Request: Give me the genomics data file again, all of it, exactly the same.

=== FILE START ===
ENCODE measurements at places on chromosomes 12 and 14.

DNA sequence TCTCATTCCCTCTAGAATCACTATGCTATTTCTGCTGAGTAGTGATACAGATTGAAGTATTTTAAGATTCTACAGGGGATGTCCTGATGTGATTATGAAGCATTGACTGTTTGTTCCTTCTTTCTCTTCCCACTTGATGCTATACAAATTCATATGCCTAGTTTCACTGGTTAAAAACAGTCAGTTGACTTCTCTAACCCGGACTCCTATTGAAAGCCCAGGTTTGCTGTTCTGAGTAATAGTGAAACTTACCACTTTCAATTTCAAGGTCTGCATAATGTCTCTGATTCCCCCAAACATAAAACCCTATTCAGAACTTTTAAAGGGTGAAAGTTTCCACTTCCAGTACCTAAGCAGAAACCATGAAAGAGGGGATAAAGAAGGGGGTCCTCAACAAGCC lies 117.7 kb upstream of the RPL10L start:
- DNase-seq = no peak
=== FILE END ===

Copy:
ENCODE measurements at places on chromosomes 12 and 14.

DNA sequence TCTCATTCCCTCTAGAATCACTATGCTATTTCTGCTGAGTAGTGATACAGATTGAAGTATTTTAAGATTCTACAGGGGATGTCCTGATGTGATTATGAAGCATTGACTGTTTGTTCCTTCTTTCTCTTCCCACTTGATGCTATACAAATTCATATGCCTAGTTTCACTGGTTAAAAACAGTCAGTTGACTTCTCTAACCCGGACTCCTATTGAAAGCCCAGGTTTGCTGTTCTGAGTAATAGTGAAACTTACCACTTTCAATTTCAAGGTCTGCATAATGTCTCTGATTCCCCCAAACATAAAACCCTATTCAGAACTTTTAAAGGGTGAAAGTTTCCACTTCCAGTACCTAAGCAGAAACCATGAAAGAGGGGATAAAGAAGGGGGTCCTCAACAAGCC lies 117.7 kb upstream of the RPL10L start:
- DNase-seq = no peak